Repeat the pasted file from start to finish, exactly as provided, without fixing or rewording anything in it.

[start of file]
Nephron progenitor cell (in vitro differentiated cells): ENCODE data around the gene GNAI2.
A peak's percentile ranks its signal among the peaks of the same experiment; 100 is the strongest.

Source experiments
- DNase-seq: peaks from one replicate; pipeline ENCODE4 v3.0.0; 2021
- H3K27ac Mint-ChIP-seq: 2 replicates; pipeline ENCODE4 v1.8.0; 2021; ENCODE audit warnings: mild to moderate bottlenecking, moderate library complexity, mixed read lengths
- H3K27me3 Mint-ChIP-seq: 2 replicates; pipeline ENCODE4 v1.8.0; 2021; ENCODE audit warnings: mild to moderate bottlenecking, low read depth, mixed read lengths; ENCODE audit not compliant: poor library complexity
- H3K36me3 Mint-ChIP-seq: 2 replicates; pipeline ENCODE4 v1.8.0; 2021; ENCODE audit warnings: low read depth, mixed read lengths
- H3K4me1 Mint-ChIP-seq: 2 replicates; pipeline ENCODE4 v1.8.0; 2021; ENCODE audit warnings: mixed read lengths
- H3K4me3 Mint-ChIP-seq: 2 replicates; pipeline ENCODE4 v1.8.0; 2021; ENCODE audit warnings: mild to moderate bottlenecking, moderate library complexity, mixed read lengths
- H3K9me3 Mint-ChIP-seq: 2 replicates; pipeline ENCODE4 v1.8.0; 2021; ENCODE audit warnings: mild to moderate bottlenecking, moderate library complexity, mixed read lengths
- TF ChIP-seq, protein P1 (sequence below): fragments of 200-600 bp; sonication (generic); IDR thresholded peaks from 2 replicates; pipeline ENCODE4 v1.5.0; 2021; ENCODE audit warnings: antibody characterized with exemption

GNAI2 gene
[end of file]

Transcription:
Nephron progenitor cell (in vitro differentiated cells): ENCODE data around the gene GNAI2.
A peak's percentile ranks its signal among the peaks of the same experiment; 100 is the strongest.

Source experiments
- DNase-seq: peaks from one replicate; pipeline ENCODE4 v3.0.0; 2021
- H3K27ac Mint-ChIP-seq: 2 replicates; pipeline ENCODE4 v1.8.0; 2021; ENCODE audit warnings: mild to moderate bottlenecking, moderate library complexity, mixed read lengths
- H3K27me3 Mint-ChIP-seq: 2 replicates; pipeline ENCODE4 v1.8.0; 2021; ENCODE audit warnings: mild to moderate bottlenecking, low read depth, mixed read lengths; ENCODE audit not compliant: poor library complexity
- H3K36me3 Mint-ChIP-seq: 2 replicates; pipeline ENCODE4 v1.8.0; 2021; ENCODE audit warnings: low read depth, mixed read lengths
- H3K4me1 Mint-ChIP-seq: 2 replicates; pipeline ENCODE4 v1.8.0; 2021; ENCODE audit warnings: mixed read lengths
- H3K4me3 Mint-ChIP-seq: 2 replicates; pipeline ENCODE4 v1.8.0; 2021; ENCODE audit warnings: mild to moderate bottlenecking, moderate library complexity, mixed read lengths
- H3K9me3 Mint-ChIP-seq: 2 replicates; pipeline ENCODE4 v1.8.0; 2021; ENCODE audit warnings: mild to moderate bottlenecking, moderate library complexity, mixed read lengths
- TF ChIP-seq, protein P1 (sequence below): fragments of 200-600 bp; sonication (generic); IDR thresholded peaks from 2 replicates; pipeline ENCODE4 v1.5.0; 2021; ENCODE audit warnings: antibody characterized with exemption

GNAI2 gene